• Extreme exhaustion
  • Zoning out (very still)
  • Moving to a quieter more isolated area
  • Unresponsiveness
  • Irritability
  • Verbal skills can regress

I have experienced all of these struggles with Brooklyn and slowly have learned what helps her get through those hard moments.The tiredness of her brain after a long day at school is understandable and often can be a trigger. So, when she is off the bus this is the time for her to decompress. She grabs her iPad, sits at the table, and tells me to go away. As a loving mother I reply with a quick request for a hug and kiss, she gives in and then pushes me softly away from her. I try to think of it if I had just came home from a stressful day at work. A little quiet alone time to reboot my brain would be wonderful and sometimes a requirement. When our brains are tired it is even more difficult for our frontal lobe to form the words we may want to say. I know this feeling well.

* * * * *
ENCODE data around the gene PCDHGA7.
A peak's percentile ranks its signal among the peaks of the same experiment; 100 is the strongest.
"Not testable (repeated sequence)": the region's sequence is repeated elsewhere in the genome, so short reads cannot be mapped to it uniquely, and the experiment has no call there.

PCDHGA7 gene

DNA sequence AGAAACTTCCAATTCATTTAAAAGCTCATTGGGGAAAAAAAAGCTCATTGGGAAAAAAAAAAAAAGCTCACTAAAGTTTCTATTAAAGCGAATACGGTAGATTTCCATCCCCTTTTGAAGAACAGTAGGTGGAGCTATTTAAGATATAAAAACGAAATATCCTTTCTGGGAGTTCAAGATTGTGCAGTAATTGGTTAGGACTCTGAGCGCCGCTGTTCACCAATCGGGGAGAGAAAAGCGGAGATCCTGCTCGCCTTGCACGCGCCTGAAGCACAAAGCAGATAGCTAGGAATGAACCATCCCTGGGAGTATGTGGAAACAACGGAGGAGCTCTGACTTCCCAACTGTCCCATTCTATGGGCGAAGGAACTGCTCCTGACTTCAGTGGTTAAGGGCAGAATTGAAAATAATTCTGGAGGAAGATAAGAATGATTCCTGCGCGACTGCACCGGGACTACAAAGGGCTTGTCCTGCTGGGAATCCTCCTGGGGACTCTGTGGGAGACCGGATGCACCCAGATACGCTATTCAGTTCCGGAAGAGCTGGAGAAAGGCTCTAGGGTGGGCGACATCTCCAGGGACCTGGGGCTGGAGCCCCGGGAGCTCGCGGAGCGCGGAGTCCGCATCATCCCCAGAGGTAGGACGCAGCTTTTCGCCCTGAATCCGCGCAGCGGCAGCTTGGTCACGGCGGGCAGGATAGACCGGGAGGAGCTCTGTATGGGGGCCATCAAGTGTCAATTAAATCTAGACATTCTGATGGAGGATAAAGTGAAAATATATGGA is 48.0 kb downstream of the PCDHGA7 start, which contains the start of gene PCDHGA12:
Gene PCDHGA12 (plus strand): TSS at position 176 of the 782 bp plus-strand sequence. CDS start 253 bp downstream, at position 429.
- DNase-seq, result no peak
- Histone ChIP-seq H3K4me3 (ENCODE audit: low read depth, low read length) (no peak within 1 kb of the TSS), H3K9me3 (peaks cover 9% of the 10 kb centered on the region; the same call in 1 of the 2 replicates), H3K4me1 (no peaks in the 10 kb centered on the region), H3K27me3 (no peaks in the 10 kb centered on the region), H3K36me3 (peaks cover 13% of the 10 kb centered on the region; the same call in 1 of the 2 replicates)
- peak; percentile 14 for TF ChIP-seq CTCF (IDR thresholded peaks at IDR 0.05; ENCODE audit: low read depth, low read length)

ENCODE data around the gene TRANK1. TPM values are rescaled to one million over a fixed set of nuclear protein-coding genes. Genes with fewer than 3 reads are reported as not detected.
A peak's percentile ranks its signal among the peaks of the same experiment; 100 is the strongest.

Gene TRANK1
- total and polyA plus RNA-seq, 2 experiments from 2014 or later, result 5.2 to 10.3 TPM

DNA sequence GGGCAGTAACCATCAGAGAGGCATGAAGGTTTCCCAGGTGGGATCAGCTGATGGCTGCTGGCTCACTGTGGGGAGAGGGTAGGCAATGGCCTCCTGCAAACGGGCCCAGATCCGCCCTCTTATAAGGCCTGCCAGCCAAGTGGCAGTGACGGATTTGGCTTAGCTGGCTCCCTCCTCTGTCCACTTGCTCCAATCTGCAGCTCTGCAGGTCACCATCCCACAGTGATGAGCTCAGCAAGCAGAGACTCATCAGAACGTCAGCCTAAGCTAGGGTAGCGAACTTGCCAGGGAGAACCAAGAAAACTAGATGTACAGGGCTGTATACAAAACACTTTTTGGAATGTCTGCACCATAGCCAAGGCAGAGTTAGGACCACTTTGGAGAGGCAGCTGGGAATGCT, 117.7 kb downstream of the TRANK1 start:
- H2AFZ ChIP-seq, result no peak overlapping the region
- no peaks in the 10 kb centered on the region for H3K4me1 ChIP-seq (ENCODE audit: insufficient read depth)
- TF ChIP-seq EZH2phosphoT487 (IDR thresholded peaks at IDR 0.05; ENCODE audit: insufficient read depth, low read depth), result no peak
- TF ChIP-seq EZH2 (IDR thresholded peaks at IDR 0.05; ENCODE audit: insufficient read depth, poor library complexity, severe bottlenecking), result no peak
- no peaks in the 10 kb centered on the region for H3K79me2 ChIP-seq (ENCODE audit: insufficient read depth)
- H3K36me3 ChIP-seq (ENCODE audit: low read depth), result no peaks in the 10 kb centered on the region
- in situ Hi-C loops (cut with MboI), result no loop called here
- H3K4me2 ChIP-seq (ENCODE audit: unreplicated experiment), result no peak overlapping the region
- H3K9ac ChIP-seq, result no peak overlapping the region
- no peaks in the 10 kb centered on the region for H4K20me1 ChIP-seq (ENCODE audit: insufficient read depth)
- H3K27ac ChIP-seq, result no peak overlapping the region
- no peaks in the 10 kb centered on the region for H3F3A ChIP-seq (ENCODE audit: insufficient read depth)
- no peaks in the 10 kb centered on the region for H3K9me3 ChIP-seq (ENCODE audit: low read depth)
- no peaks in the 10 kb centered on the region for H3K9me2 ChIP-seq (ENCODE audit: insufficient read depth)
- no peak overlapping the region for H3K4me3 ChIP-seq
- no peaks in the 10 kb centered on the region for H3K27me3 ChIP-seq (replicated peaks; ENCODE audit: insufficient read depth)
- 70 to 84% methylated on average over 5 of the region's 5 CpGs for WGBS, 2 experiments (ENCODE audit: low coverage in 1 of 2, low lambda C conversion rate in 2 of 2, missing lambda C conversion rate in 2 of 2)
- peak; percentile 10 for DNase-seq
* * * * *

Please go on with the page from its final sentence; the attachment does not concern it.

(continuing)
I am delighted to say that Brooklyn is slowing gaining more words to her vocabulary and often surprises me with a three word phrase or a simple one word reply that was not expected. These are astonishing moments and make me want to keep pushing her speech progression even more.

8 Speech Therapy Exercises for Children with Autism
  • Make Animal noises
  • Teach Them The Essential Words
  • Use their Favorite Toys and Snacks
  • Provide Positive Reinforcement
  • Present Them With Multiple Choices
  • Play Sorting Games
  • Read Short Stories With Your Kid
  • Use Communication Boards

 

Some of the things below we incorporate regularly into our life and Brooklyn very much enjoys all of them. Click the green!